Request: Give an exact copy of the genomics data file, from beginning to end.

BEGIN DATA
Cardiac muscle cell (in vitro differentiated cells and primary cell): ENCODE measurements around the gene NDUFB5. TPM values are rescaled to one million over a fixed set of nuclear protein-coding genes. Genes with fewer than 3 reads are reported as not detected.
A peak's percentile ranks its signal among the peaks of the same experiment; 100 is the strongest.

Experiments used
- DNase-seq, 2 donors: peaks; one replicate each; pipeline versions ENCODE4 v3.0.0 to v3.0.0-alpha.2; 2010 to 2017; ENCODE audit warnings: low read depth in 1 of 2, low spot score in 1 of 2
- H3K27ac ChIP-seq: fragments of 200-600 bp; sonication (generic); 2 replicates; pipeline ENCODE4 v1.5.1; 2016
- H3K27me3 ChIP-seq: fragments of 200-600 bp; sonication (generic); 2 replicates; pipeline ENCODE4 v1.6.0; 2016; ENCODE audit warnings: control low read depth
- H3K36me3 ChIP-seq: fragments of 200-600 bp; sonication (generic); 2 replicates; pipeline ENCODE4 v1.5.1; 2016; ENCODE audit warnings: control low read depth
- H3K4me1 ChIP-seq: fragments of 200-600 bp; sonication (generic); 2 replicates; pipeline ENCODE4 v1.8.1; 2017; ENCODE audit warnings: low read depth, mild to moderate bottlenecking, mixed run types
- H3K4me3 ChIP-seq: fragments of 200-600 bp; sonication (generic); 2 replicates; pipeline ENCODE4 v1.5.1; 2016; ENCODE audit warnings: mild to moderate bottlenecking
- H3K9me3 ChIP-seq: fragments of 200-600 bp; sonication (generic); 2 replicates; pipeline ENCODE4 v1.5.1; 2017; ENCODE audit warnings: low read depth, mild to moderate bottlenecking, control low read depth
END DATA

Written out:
Cardiac muscle cell (in vitro differentiated cells and primary cell): ENCODE measurements around the gene NDUFB5. TPM values are rescaled to one million over a fixed set of nuclear protein-coding genes. Genes with fewer than 3 reads are reported as not detected.
A peak's percentile ranks its signal among the peaks of the same experiment; 100 is the strongest.

Experiments used
- DNase-seq, 2 donors: peaks; one replicate each; pipeline versions ENCODE4 v3.0.0 to v3.0.0-alpha.2; 2010 to 2017; ENCODE audit warnings: low read depth in 1 of 2, low spot score in 1 of 2
- H3K27ac ChIP-seq: fragments of 200-600 bp; sonication (generic); 2 replicates; pipeline ENCODE4 v1.5.1; 2016
- H3K27me3 ChIP-seq: fragments of 200-600 bp; sonication (generic); 2 replicates; pipeline ENCODE4 v1.6.0; 2016; ENCODE audit warnings: control low read depth
- H3K36me3 ChIP-seq: fragments of 200-600 bp; sonication (generic); 2 replicates; pipeline ENCODE4 v1.5.1; 2016; ENCODE audit warnings: control low read depth
- H3K4me1 ChIP-seq: fragments of 200-600 bp; sonication (generic); 2 replicates; pipeline ENCODE4 v1.8.1; 2017; ENCODE audit warnings: low read depth, mild to moderate bottlenecking, mixed run types
- H3K4me3 ChIP-seq: fragments of 200-600 bp; sonication (generic); 2 replicates; pipeline ENCODE4 v1.5.1; 2016; ENCODE audit warnings: mild to moderate bottlenecking
- H3K9me3 ChIP-seq: fragments of 200-600 bp; sonication (generic); 2 replicates; pipeline ENCODE4 v1.5.1; 2017; ENCODE audit warnings: low read depth, mild to moderate bottlenecking, control low read depth